tomboy – Adding network support so that you can access and search notes across multiple machines. Ideally advertised with rendezvous. No more wondering which machine you left a note on.

libnautilus-pr0n – Add some new functionality to my nautilus media-sorting extension, like exif tags and perhaps video support.

gnome-launch-box, a very cool launcher. I’ve patched it to work with Ubuntu Breezy. There’s still work to be done to improve the performance. I still don’t know if this is actively being maintained. I haven’t been able to get an answer from the projects maintainers.

Porting Expresso to Linux/Mono. Expresso was originally released on the Code Project. I’ve talked to the author, Jim, and he confirmed that I’m free to port the original code to whatever I need. This would be a very useful tool to have in Linux.

I know Jorge and n0p are interested in gnome-launch-box. Andy is excited about porting Expresso. I want to do them all but I know that’s not logistically possible. I guess I’ll let peer pressure decide for me.

Drivel 2.0 and Ubuntu

Bill talked about Drivel, a GNOME application for posting to your blog. I tried the current version in Ubuntu but was confused when it only appeared to support LiveJournal. I caught Bill on IRC and found out he had to built the latest version of source to get it to work with his blog.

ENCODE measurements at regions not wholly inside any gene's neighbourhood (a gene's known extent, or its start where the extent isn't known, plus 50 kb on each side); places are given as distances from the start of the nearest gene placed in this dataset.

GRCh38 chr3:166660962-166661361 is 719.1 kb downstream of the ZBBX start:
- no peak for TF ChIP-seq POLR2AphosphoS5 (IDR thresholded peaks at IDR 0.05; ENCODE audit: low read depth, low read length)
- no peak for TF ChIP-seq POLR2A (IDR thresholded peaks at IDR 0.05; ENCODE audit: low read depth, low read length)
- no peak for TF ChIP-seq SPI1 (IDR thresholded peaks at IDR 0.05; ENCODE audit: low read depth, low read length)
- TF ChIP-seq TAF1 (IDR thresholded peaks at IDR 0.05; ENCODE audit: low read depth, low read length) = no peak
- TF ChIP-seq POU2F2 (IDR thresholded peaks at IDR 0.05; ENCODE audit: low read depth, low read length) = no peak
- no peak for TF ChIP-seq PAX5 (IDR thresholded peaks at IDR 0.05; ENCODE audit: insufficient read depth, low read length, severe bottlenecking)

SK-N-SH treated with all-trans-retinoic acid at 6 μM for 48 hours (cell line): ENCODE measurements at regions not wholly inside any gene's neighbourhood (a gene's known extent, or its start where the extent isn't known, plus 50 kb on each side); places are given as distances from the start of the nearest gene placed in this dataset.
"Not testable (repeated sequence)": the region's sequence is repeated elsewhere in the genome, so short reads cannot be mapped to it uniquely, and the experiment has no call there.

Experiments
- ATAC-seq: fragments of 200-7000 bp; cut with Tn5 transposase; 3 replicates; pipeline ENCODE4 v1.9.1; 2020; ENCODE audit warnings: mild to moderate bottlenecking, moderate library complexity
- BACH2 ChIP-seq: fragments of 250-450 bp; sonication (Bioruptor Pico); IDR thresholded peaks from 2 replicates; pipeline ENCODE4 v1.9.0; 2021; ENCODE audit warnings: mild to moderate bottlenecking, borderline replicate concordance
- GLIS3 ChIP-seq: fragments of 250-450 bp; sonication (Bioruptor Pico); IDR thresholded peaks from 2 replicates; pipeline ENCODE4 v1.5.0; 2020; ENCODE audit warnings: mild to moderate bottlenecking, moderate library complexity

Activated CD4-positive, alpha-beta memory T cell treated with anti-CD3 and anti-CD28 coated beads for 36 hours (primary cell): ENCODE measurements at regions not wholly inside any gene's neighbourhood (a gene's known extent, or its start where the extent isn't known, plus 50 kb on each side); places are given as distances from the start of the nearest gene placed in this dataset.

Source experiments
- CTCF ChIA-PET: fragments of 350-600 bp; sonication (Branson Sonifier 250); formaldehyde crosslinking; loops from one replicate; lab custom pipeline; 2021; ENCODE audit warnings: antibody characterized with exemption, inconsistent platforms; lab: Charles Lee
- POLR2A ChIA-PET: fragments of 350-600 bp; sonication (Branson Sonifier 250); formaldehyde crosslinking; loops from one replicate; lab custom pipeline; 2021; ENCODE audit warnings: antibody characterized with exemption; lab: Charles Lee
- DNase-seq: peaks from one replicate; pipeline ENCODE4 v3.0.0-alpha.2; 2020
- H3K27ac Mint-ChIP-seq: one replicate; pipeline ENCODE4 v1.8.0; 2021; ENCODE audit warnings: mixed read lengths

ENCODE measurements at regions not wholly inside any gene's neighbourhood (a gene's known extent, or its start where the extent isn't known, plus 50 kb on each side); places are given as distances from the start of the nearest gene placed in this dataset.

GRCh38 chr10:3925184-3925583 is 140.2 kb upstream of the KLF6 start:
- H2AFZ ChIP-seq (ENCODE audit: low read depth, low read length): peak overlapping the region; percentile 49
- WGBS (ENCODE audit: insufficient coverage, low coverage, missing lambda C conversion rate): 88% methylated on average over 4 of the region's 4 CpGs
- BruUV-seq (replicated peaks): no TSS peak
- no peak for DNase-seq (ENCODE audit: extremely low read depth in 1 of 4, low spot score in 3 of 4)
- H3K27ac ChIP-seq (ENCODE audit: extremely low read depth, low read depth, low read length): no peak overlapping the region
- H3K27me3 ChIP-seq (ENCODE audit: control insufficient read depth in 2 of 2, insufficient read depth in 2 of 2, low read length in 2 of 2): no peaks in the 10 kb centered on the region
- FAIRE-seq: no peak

Get your Drivel 2.0.1 .deb (tested for Breezy) here. The official version of the latest Drivel should hit Breezy at the next sync but this will work in the meantime. Note that Drivel doesn’t have an explicit option for WordPress. Just choose Moveable Type and point it to http://your.blog.com/xmlrpc.php

libnautilus-pr0n 0.1 released

I’ve talked about libnautilus-pr0n a bit over the last few days and I finally have something to show for it — a functional nautilus extension that will display the width/height of an image in the list-view.

It’s a 0.1 release, so there are bugs, but it works and seems to work well from my limited testing.

Go here to download the latest version.

tar zxvf nautilus-pr0n-0.1.tar.gz
cd nautilus-pr0n-0.1
sudo make install

Once installed, fire up Nautilus. First, View -> View as List, then View -> Visible Columns and select ‘Geometry Info’. That’s it.

More libnautilus-pr0n

I made some nice progress on libnautilus-pr0n today. I have it reading the width and height from each image (more or less). I have to see why some images aren’t checked (I suspect my code that detects if a file is an image). I need to make the extension work asyncronously, and have it cache the results so it doesn’t have to re-read the file every time.


Kinda cool. It doesn’t sort as perfectly as I’d like. For example, if you were to sort from smallest to largest, an “800×600” image would appear after a “1600×1200” image, because “8” is greater than “1”. I’m not sure if I can take control of that through an extension, so that might require some hacking of Nautilus itself. I could also seperate width and height into their own columns, but I think that would get too messy.

I also started looking at libexif today, so I can add exif columns to nautilus.